University Offerings Explore the Pandemic and Cultivate Communal Activities

A student wearing a mask and safety glasses using a circular saw. PHOTO: Gabrielle Parkin

In the "Food for Thought: Build a Little Free Food Pantry and Little Free Library" fall experience, students created two small houses (about 2.5 feet tall and 2 feet wide) to be placed on campus for anyone to leave or take food and books

Summer 2020 Courses

Classes that explored the pandemic included "The Philosophy of Medicine," taught by Christopher Haufe, PhD, an associate professor of philosophy. Students grappled with questions such as: At what point does research on COVID-19 become knowledge, and who decides? How should we weigh the need to slow the spread of the disease against the costs of shutting down large sectors of the economy?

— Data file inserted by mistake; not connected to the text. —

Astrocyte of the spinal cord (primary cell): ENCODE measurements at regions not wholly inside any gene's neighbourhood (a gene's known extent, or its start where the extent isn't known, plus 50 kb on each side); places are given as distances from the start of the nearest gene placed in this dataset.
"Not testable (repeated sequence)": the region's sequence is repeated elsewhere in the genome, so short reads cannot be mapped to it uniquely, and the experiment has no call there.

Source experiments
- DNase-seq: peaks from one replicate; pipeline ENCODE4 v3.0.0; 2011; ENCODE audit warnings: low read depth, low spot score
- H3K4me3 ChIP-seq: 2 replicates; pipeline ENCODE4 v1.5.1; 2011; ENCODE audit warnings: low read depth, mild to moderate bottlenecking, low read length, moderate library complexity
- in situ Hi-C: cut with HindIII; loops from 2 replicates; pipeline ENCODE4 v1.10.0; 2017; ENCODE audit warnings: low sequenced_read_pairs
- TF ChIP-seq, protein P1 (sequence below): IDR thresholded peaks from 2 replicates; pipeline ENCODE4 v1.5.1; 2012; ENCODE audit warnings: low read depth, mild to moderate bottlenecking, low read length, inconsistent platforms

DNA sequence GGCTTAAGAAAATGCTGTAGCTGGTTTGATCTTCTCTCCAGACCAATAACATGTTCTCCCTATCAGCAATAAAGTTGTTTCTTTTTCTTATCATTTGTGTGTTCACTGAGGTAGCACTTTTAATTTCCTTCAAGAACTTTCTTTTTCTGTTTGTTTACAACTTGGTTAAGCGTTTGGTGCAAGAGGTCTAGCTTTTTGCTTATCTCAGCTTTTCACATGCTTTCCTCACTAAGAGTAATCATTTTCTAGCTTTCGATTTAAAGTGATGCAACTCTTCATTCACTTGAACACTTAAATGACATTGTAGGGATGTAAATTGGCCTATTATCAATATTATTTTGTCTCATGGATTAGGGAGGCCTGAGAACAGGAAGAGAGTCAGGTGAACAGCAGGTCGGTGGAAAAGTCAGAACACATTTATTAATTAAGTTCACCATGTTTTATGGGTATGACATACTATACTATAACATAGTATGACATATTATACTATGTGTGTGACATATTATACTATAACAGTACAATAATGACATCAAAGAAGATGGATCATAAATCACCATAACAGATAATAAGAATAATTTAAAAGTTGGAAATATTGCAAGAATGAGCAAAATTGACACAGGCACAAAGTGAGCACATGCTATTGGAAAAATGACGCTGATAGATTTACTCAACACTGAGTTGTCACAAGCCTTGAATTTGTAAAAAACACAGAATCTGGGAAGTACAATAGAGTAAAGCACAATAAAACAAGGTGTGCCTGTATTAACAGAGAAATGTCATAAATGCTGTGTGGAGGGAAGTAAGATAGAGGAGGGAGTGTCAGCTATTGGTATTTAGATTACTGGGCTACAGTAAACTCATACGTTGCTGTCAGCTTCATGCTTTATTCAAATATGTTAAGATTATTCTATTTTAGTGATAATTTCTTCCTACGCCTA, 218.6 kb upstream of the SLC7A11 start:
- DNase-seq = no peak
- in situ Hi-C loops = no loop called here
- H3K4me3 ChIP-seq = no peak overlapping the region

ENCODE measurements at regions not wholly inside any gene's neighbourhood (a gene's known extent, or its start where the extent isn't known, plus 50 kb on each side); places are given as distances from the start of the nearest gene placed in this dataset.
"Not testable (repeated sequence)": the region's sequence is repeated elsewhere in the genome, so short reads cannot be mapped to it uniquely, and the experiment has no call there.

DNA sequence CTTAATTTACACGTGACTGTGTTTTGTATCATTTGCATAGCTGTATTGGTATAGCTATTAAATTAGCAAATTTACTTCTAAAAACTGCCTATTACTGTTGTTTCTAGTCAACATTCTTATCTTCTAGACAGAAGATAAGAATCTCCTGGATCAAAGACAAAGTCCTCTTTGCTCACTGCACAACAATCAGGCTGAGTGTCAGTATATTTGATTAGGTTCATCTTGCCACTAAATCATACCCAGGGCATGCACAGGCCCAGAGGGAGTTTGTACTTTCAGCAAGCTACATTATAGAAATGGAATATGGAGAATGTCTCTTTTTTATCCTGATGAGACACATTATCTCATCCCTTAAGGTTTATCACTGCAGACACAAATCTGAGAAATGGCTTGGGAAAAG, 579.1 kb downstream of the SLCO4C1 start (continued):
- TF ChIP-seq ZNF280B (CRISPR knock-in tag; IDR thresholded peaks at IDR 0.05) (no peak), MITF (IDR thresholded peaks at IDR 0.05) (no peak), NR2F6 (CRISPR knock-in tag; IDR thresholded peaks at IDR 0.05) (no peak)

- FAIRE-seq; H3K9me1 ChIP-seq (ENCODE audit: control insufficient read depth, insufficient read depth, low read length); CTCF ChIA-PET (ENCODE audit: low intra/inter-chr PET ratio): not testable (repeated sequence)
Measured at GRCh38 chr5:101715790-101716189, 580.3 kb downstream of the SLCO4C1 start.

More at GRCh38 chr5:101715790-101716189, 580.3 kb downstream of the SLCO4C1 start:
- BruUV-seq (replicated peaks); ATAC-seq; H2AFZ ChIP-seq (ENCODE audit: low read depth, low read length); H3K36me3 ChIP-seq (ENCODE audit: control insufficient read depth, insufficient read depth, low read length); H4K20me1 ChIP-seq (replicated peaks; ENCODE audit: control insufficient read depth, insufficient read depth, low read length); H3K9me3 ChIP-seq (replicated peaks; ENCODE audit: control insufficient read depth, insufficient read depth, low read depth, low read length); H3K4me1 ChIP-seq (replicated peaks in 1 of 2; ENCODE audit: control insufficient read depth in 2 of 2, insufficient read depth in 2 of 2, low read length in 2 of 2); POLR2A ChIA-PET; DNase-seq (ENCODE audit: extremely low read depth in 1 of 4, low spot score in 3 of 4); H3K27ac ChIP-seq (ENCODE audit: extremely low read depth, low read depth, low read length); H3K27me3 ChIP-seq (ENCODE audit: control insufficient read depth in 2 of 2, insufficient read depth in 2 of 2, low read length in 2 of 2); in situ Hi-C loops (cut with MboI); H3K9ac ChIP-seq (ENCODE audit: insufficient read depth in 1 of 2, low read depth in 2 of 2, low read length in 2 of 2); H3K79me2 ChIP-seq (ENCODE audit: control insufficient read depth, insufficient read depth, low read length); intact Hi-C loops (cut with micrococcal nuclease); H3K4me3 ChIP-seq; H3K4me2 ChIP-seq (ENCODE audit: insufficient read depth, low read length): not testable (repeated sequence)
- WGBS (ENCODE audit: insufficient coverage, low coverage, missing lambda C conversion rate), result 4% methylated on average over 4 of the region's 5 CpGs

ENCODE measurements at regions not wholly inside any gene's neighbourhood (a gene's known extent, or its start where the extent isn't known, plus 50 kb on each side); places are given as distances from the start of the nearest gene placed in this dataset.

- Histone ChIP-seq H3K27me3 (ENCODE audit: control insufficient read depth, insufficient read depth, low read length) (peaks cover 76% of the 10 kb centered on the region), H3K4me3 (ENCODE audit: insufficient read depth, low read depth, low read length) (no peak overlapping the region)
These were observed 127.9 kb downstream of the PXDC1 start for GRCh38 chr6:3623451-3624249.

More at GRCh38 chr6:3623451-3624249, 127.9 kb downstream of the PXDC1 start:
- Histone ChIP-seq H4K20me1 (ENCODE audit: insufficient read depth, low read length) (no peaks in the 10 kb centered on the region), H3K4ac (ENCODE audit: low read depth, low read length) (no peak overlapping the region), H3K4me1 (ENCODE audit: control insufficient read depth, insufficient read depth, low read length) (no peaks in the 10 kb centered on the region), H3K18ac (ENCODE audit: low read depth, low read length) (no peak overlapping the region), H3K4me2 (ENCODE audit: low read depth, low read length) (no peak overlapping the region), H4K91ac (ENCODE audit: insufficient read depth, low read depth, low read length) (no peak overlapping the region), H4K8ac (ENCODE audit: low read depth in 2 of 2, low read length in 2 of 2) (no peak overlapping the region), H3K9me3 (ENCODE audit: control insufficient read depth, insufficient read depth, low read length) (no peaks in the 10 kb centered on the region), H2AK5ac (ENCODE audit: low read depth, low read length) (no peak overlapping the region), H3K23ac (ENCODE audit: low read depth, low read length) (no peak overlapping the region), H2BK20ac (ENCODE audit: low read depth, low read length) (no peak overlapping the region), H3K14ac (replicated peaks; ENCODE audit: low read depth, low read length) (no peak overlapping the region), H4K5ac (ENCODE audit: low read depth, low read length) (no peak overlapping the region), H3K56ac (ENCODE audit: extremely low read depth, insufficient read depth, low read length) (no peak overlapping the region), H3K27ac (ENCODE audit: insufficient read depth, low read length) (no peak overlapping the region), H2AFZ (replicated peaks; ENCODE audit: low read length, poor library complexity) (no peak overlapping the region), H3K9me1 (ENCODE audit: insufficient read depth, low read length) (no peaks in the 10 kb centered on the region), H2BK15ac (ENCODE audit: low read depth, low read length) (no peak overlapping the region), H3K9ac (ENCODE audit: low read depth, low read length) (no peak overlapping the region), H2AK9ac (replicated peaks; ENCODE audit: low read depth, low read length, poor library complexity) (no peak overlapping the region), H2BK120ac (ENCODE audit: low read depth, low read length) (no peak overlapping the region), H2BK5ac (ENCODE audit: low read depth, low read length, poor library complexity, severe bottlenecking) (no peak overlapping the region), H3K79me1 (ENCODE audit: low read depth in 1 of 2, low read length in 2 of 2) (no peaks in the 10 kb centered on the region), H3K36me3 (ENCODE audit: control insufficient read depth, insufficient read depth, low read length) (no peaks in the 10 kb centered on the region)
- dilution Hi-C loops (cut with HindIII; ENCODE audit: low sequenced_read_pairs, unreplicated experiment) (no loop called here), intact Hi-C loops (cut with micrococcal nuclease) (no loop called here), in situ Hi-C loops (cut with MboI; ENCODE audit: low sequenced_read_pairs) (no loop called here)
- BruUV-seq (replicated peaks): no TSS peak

In "Epidemics in History," taught by Jonathan Sadowsky, PhD, the Theodore J. Castele Professor in the Department of History, students examined the history of epidemics and pandemics, from the Black Death (bubonic plague) of the 14th century to cholera, influenza, AIDS and now COVID-19. "Microbes have a huge influence on the course of wars, governments and empires," Sadowsky said.

Fall 2020 Courses and Experiences

Amid the pandemic and national reckoning over structural racism, Case Western Reserve University offered nearly three dozen new courses and experiences to give the campus community purposeful activities and ways to connect. For example, students could delve into the causes and drivers of racial inequality, complete a project tied to advancing social and health equity or gain a deeper understanding of a Cleveland neighborhood that includes parts of campus.

(Read about Jonathan Sadowsky's new book)